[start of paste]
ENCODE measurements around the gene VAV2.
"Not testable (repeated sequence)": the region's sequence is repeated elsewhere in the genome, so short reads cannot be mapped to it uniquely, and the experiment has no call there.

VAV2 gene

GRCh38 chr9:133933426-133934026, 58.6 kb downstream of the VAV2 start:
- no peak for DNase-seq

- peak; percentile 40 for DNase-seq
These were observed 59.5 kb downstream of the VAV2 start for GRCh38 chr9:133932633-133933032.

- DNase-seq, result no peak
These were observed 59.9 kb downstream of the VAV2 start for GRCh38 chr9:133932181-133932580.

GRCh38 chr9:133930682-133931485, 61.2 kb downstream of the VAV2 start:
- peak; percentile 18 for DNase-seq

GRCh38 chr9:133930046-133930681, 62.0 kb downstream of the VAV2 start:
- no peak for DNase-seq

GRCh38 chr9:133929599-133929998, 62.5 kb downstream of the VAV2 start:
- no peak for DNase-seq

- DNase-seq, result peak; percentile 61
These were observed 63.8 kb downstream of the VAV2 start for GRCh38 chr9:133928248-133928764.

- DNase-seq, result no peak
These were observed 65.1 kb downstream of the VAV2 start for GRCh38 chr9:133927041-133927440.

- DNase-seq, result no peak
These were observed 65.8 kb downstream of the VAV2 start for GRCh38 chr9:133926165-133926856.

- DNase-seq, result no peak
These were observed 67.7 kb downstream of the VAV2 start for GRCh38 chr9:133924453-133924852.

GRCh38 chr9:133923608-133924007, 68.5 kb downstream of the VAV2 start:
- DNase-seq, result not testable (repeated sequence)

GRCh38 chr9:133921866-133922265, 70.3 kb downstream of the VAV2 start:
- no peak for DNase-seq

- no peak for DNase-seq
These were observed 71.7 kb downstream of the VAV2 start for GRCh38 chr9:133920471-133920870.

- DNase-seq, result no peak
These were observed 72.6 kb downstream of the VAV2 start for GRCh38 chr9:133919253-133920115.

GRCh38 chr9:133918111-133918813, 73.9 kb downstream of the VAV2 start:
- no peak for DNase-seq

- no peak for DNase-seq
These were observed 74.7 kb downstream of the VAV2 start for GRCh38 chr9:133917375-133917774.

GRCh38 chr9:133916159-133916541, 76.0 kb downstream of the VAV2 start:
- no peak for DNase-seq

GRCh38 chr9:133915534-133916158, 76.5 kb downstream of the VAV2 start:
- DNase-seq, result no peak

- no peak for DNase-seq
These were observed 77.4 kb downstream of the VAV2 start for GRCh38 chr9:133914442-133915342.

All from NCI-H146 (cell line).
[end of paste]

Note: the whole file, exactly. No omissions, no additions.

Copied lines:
ENCODE measurements around the gene VAV2.
"Not testable (repeated sequence)": the region's sequence is repeated elsewhere in the genome, so short reads cannot be mapped to it uniquely, and the experiment has no call there.

VAV2 gene

GRCh38 chr9:133933426-133934026, 58.6 kb downstream of the VAV2 start:
- no peak for DNase-seq

- peak; percentile 40 for DNase-seq
These were observed 59.5 kb downstream of the VAV2 start for GRCh38 chr9:133932633-133933032.

- DNase-seq, result no peak
These were observed 59.9 kb downstream of the VAV2 start for GRCh38 chr9:133932181-133932580.

GRCh38 chr9:133930682-133931485, 61.2 kb downstream of the VAV2 start:
- peak; percentile 18 for DNase-seq

GRCh38 chr9:133930046-133930681, 62.0 kb downstream of the VAV2 start:
- no peak for DNase-seq

GRCh38 chr9:133929599-133929998, 62.5 kb downstream of the VAV2 start:
- no peak for DNase-seq

- DNase-seq, result peak; percentile 61
These were observed 63.8 kb downstream of the VAV2 start for GRCh38 chr9:133928248-133928764.

- DNase-seq, result no peak
These were observed 65.1 kb downstream of the VAV2 start for GRCh38 chr9:133927041-133927440.

- DNase-seq, result no peak
These were observed 65.8 kb downstream of the VAV2 start for GRCh38 chr9:133926165-133926856.

- DNase-seq, result no peak
These were observed 67.7 kb downstream of the VAV2 start for GRCh38 chr9:133924453-133924852.

GRCh38 chr9:133923608-133924007, 68.5 kb downstream of the VAV2 start:
- DNase-seq, result not testable (repeated sequence)

GRCh38 chr9:133921866-133922265, 70.3 kb downstream of the VAV2 start:
- no peak for DNase-seq

- no peak for DNase-seq
These were observed 71.7 kb downstream of the VAV2 start for GRCh38 chr9:133920471-133920870.

- DNase-seq, result no peak
These were observed 72.6 kb downstream of the VAV2 start for GRCh38 chr9:133919253-133920115.

GRCh38 chr9:133918111-133918813, 73.9 kb downstream of the VAV2 start:
- no peak for DNase-seq

- no peak for DNase-seq
These were observed 74.7 kb downstream of the VAV2 start for GRCh38 chr9:133917375-133917774.

GRCh38 chr9:133916159-133916541, 76.0 kb downstream of the VAV2 start:
- no peak for DNase-seq

GRCh38 chr9:133915534-133916158, 76.5 kb downstream of the VAV2 start:
- DNase-seq, result no peak

- no peak for DNase-seq
These were observed 77.4 kb downstream of the VAV2 start for GRCh38 chr9:133914442-133915342.

All from NCI-H146 (cell line).